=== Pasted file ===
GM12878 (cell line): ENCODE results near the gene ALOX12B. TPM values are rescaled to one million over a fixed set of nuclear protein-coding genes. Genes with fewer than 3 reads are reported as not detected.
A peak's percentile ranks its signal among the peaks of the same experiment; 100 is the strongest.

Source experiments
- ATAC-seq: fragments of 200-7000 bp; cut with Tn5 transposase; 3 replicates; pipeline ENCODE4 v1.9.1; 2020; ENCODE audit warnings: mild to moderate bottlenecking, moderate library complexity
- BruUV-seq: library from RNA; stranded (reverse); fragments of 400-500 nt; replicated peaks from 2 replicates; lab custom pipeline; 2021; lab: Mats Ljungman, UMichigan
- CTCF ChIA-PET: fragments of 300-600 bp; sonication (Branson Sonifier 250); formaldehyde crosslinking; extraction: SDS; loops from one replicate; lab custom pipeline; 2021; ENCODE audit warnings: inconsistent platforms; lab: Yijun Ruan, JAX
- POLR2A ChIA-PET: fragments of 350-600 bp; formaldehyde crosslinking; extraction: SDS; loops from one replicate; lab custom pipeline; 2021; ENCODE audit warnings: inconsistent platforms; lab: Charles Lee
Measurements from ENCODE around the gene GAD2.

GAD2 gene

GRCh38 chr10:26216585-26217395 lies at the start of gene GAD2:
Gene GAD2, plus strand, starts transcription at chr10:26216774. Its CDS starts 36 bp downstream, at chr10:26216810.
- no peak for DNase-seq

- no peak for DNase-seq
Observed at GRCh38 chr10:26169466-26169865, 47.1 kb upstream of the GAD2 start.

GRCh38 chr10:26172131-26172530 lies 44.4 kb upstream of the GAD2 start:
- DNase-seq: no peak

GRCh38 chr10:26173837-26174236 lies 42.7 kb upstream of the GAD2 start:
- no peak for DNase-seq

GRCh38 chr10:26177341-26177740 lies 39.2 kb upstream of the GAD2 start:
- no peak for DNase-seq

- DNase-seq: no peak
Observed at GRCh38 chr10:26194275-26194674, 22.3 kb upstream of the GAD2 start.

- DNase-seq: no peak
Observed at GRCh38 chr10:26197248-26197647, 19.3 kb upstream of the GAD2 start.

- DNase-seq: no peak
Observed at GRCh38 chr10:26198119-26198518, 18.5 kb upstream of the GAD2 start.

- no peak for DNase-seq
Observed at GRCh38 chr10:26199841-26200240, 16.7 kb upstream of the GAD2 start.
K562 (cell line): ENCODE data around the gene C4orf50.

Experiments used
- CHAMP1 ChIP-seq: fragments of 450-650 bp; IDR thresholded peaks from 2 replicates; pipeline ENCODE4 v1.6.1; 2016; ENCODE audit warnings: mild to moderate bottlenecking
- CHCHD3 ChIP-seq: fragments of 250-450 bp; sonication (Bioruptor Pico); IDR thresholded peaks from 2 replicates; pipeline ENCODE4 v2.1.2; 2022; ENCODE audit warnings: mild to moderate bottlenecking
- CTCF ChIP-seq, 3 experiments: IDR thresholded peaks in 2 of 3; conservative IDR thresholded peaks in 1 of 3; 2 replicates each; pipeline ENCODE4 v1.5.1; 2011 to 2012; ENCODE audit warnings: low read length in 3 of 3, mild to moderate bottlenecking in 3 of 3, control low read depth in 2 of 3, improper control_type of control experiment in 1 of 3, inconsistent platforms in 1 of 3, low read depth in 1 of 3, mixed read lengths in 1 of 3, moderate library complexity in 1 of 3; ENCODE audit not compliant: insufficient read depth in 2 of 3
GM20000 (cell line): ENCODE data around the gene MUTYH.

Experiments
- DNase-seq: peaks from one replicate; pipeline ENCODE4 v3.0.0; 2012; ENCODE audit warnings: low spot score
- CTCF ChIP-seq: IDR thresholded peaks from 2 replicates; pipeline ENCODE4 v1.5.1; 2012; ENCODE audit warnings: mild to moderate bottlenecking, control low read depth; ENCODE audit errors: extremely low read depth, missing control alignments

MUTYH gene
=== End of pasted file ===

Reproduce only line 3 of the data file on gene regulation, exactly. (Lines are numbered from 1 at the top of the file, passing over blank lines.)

Source experiments